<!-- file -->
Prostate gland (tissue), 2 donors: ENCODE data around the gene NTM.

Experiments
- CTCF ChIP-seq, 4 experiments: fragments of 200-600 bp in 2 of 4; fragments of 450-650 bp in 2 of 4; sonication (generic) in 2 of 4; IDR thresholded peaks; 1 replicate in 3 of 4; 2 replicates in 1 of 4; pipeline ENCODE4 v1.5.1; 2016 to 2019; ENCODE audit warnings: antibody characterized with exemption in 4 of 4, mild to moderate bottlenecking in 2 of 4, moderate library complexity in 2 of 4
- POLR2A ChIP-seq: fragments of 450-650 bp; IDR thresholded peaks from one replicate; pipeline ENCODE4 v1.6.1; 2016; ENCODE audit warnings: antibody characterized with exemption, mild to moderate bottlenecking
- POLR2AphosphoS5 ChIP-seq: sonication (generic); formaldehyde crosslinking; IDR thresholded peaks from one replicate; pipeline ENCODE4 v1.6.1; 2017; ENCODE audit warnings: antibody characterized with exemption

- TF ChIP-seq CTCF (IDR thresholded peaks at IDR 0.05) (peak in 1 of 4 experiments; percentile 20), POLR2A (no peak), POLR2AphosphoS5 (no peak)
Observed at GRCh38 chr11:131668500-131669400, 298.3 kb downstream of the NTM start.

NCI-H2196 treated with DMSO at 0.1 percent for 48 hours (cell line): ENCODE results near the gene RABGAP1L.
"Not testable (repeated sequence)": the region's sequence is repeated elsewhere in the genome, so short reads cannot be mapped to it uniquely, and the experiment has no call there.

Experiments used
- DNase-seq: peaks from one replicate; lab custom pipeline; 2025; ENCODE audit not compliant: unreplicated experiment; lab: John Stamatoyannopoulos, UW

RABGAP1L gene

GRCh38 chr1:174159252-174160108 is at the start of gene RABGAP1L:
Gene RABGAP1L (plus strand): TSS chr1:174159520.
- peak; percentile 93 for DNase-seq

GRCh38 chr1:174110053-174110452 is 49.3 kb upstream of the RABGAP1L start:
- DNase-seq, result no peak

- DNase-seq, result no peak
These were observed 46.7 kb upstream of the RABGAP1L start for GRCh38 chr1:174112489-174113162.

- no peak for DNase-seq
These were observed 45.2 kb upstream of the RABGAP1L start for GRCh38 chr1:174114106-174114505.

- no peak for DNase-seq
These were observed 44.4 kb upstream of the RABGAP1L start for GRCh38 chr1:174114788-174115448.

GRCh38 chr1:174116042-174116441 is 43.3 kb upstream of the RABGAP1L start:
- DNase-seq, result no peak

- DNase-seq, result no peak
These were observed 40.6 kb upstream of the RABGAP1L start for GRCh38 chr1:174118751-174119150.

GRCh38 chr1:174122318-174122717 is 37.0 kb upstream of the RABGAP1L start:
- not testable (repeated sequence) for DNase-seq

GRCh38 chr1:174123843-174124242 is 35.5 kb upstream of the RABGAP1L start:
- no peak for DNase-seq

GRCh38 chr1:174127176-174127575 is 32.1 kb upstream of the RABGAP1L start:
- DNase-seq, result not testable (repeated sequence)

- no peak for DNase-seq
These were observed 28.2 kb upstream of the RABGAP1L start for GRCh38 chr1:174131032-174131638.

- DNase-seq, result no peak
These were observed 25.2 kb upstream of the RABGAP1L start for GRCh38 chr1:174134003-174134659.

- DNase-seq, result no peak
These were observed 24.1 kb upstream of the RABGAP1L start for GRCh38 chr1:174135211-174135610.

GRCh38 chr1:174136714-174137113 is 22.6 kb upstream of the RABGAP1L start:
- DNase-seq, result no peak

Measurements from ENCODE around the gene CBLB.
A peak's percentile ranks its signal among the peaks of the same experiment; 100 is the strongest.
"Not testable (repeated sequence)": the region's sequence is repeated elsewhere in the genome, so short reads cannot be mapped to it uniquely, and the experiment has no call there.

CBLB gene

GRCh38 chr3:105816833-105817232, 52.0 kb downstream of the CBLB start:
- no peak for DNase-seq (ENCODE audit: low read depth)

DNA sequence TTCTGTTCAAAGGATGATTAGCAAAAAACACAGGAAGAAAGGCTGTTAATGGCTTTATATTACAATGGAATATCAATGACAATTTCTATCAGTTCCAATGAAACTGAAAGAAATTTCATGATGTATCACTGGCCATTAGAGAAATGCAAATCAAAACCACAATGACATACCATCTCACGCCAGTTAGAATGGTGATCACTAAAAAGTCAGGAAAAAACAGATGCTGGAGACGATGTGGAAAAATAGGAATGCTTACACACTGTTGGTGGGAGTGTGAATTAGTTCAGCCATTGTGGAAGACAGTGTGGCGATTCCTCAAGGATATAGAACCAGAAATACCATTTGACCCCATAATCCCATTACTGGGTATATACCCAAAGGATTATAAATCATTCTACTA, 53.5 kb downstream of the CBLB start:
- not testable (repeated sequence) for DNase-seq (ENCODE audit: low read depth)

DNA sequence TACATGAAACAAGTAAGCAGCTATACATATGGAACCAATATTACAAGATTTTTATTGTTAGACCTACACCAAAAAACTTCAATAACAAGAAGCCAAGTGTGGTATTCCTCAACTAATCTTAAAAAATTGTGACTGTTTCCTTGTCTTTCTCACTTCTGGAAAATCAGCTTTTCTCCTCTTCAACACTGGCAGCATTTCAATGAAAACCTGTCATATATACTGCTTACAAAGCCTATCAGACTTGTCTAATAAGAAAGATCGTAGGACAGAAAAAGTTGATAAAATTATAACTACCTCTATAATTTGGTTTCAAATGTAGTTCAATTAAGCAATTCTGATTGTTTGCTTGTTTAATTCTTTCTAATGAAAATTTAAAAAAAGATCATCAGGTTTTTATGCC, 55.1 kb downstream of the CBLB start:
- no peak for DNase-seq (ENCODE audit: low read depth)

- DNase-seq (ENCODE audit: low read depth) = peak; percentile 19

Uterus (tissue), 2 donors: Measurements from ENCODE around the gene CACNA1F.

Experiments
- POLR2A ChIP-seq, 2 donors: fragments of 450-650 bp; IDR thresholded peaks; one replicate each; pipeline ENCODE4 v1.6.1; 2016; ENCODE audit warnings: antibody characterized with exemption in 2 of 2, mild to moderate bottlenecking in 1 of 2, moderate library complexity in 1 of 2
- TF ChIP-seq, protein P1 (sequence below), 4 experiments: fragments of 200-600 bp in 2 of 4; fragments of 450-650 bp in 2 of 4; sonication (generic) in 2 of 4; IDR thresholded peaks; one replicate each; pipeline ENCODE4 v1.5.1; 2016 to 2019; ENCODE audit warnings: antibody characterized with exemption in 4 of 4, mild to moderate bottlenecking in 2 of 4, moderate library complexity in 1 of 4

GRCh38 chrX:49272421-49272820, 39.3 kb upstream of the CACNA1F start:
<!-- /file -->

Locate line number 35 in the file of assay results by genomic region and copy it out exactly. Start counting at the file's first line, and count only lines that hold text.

These were observed 28.2 kb upstream of the RABGAP1L start for GRCh38 chr1:174131032-174131638.